PNG and Timor-Leste are both facing significant economic and political obstacles and are likely to turn towards China for help. Australia is not in a strong position to offer a counterbalance.
Yoshihide Suga, Japan’s new Prime Minister, will likely continue down the foreign policy path set by his predecessor, Shinzo Abe, as he inherits pressing domestic issues ranging from COVID-19 to the economy and a new East Asian security framework.
At a ceremony to hand over the first tranche of 36 Dassault Rafale fighter aircraft to the Indian Air Force, French Armed Forces Minister Florence Parly was clear about her country’s support for India as a primary strategic partner.
Washington’s upgraded relationship with the Maldives and its invitation to build ports and bases in Palau can only add to Beijing’s consternation – and increase the likelihood of conflict between them.
While the increasing international pushback against China’s coercive tendencies may be viewed as the international community finally standing up to Beijing, the more pertinent question ought to be: how much more pressure can General Secretary Xi endure without feeling overwhelmed or cornered and lashing out militarily?
It is unlikely that the protests will bring about major change in the short-term future, as activists continue to be arrested. They do, however, represent a generational shift in Thai politics and could lead to similar protests in the future.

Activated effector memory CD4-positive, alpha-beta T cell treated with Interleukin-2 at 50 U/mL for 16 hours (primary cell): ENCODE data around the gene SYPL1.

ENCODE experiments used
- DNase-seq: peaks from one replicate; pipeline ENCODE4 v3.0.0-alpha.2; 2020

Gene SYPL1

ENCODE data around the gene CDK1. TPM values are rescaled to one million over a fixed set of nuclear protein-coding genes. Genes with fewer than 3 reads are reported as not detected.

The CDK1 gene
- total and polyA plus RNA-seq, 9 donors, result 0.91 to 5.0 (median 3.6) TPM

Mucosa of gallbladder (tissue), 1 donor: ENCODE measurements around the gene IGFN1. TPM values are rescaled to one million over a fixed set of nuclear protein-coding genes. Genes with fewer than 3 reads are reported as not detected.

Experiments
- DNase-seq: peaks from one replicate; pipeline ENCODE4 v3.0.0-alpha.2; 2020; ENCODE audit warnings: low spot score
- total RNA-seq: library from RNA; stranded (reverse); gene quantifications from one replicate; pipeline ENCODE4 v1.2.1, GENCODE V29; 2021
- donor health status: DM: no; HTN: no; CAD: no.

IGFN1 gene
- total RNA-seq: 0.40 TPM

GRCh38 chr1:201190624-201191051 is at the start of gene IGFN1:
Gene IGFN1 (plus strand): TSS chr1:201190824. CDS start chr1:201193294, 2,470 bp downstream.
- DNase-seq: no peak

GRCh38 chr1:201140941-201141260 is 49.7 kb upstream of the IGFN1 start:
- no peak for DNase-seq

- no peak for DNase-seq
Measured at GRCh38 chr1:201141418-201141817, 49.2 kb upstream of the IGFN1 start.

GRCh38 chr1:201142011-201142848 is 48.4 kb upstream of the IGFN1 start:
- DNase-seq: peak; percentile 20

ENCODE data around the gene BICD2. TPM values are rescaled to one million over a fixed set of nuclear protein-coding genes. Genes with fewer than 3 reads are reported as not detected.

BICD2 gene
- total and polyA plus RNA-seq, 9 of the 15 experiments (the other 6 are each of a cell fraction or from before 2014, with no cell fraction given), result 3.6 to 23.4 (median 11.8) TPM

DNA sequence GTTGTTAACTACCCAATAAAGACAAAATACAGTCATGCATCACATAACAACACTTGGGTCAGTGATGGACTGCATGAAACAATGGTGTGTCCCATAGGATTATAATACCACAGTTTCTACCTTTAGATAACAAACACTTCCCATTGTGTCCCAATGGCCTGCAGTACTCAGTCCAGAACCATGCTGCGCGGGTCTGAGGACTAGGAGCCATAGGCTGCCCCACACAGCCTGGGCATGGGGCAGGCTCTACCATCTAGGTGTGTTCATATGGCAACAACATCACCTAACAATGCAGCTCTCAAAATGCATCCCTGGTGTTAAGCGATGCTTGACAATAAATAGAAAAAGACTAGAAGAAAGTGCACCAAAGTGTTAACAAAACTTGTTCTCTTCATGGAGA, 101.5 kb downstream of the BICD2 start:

Having previously won praise for its successful handling of COVID-19, the Mauritian Government now faces the wrath of its citizens after its poor handling of the MV Wakashio oil spill, which continues to wreak environmental damage.
Due to China’s aggressive pursuit of its national interests, the erosion of Sino-US relations and international loss of confidence in US leadership, middle powers must secure their own interests and provide alternatives for smaller countries to siding with China or the United States.
Riyadh has forced Islamabad to choose whether to fall in line and end its criticism of Saudi policy or give up its access to Saudi financial aid and cheap oil supplies.
Building the new capital has been delayed until Indonesia’s economy recovers from the COVID-19 pandemic. That, however, could take several years, although the government will still likely push for construction to begin before the end of Jokowi’s term in office.